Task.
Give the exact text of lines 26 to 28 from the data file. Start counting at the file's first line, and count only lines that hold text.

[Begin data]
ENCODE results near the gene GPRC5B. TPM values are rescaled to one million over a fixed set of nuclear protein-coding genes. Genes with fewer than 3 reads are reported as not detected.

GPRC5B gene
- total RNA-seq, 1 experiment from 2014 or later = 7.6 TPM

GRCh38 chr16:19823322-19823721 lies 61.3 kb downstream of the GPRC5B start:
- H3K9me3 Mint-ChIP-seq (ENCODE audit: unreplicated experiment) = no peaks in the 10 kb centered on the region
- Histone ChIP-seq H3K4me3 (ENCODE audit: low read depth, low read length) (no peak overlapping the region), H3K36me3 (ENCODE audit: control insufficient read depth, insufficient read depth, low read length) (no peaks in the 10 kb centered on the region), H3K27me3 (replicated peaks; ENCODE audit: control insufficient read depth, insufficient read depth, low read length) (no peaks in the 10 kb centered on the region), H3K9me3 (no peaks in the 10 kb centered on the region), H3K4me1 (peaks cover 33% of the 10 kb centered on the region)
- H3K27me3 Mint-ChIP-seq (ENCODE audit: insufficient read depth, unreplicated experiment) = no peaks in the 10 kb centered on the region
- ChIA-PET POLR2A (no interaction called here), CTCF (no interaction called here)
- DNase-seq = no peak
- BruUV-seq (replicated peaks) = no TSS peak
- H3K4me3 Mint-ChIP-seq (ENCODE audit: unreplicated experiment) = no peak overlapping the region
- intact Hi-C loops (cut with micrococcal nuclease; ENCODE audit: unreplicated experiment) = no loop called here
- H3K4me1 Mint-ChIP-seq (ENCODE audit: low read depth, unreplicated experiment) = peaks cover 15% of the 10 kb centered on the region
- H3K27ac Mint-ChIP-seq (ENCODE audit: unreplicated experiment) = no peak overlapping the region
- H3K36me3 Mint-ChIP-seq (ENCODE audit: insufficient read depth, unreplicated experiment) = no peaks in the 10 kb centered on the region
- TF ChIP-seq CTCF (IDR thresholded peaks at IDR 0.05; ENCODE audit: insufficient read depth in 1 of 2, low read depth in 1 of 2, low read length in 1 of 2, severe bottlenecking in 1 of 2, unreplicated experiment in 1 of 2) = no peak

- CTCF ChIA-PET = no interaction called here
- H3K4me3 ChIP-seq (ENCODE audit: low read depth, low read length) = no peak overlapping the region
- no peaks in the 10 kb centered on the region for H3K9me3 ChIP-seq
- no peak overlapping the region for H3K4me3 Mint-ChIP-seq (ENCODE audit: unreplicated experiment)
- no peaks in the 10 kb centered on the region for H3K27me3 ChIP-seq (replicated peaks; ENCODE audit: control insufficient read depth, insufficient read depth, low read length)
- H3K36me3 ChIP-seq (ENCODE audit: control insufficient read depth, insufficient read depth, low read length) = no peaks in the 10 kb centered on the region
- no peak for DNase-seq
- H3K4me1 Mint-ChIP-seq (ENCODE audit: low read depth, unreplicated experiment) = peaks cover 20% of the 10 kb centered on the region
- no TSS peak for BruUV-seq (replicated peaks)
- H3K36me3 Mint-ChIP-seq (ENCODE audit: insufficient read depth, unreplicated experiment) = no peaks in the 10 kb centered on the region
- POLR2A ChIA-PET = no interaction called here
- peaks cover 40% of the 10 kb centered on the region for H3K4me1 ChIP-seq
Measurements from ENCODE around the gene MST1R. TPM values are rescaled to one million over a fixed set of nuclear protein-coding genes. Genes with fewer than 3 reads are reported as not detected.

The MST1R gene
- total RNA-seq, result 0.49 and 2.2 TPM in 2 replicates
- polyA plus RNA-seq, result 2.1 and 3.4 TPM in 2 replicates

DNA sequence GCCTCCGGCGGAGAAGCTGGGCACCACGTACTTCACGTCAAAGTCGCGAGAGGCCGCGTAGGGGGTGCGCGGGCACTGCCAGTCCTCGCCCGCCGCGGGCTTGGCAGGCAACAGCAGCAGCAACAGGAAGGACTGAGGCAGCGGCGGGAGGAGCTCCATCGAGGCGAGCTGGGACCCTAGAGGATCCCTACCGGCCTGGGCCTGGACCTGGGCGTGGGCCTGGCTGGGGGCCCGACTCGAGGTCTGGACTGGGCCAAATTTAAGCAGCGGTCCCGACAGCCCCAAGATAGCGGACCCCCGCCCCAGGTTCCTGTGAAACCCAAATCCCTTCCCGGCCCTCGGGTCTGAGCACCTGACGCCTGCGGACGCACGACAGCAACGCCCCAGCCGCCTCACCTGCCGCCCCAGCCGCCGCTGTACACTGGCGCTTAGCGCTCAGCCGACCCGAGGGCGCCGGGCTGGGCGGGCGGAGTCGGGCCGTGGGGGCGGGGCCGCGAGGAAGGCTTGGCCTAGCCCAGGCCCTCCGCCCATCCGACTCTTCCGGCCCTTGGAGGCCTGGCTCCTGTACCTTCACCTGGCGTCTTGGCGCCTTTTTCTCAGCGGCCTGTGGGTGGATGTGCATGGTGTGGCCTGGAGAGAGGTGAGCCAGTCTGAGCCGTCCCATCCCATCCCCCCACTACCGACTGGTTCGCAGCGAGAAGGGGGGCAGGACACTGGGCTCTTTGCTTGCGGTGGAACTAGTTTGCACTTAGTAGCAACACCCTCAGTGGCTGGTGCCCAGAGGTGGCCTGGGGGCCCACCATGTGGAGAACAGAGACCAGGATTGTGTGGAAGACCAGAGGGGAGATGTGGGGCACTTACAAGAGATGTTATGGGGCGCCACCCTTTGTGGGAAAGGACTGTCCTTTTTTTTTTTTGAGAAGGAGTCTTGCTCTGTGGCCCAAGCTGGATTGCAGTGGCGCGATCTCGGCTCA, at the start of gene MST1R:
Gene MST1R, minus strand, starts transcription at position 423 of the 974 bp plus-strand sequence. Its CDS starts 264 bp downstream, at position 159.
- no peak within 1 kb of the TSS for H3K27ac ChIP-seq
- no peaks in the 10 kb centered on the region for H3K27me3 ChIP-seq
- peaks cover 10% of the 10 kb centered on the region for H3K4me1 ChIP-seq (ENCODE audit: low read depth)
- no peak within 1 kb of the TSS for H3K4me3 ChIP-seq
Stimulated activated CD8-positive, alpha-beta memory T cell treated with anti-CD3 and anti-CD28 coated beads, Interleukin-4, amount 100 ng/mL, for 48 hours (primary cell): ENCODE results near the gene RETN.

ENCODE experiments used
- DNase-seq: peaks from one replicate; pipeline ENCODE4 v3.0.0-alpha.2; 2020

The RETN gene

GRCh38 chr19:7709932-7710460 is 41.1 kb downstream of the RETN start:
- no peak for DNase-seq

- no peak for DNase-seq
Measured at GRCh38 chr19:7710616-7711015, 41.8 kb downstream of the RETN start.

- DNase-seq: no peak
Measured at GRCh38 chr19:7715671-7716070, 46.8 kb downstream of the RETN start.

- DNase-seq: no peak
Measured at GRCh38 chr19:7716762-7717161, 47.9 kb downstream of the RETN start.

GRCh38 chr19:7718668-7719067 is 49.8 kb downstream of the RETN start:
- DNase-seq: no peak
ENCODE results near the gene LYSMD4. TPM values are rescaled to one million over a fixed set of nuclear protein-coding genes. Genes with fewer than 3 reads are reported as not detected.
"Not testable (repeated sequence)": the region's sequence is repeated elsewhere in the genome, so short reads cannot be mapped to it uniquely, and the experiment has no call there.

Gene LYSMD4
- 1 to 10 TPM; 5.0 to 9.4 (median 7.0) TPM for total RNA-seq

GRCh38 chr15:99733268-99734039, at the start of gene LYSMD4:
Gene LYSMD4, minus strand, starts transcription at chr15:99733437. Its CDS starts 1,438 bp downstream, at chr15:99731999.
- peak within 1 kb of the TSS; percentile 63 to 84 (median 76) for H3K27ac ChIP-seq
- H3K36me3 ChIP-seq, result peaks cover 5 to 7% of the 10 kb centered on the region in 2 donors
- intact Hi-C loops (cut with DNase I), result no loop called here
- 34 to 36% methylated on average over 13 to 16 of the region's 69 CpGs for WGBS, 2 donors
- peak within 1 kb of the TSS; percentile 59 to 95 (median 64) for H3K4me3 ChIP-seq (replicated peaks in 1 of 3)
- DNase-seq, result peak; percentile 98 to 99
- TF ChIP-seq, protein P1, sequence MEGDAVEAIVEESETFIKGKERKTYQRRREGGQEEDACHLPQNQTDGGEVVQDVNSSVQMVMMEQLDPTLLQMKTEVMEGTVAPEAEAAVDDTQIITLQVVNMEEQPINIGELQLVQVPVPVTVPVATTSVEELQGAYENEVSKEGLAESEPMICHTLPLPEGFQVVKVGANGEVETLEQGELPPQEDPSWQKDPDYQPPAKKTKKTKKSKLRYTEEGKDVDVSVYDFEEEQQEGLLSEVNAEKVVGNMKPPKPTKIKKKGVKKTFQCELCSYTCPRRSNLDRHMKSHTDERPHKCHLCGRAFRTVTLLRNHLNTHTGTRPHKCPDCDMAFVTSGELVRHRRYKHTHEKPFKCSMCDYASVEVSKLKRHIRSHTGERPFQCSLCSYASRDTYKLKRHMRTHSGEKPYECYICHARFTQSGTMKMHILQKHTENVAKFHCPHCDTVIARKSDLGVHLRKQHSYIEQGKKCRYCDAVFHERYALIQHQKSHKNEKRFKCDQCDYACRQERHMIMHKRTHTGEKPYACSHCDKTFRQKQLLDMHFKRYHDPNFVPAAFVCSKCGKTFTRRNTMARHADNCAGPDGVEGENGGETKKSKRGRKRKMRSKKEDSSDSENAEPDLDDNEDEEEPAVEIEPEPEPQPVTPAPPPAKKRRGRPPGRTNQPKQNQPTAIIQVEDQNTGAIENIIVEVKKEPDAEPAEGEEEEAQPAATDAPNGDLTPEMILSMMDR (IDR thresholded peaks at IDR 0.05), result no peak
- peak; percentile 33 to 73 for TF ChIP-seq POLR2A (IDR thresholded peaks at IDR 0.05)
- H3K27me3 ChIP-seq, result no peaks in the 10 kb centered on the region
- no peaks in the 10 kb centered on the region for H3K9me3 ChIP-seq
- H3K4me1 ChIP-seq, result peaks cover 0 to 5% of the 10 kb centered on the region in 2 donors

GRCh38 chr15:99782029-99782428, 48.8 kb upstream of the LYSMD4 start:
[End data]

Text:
- H3K36me3 Mint-ChIP-seq (ENCODE audit: insufficient read depth, unreplicated experiment) = no peaks in the 10 kb centered on the region
- POLR2A ChIA-PET = no interaction called here
- peaks cover 40% of the 10 kb centered on the region for H3K4me1 ChIP-seq